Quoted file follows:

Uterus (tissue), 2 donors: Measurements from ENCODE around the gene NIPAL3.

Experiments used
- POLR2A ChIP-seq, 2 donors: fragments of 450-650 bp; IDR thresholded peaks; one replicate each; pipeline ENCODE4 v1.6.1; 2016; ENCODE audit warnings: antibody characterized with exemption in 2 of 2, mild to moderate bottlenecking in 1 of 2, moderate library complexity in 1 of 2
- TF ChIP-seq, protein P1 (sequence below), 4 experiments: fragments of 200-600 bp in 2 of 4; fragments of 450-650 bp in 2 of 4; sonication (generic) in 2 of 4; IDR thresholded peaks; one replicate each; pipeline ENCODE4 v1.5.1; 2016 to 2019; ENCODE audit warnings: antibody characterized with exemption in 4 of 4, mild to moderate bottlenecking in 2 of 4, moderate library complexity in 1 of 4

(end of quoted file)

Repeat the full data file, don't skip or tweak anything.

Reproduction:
Uterus (tissue), 2 donors: Measurements from ENCODE around the gene NIPAL3.

Experiments used
- POLR2A ChIP-seq, 2 donors: fragments of 450-650 bp; IDR thresholded peaks; one replicate each; pipeline ENCODE4 v1.6.1; 2016; ENCODE audit warnings: antibody characterized with exemption in 2 of 2, mild to moderate bottlenecking in 1 of 2, moderate library complexity in 1 of 2
- TF ChIP-seq, protein P1 (sequence below), 4 experiments: fragments of 200-600 bp in 2 of 4; fragments of 450-650 bp in 2 of 4; sonication (generic) in 2 of 4; IDR thresholded peaks; one replicate each; pipeline ENCODE4 v1.5.1; 2016 to 2019; ENCODE audit warnings: antibody characterized with exemption in 4 of 4, mild to moderate bottlenecking in 2 of 4, moderate library complexity in 1 of 4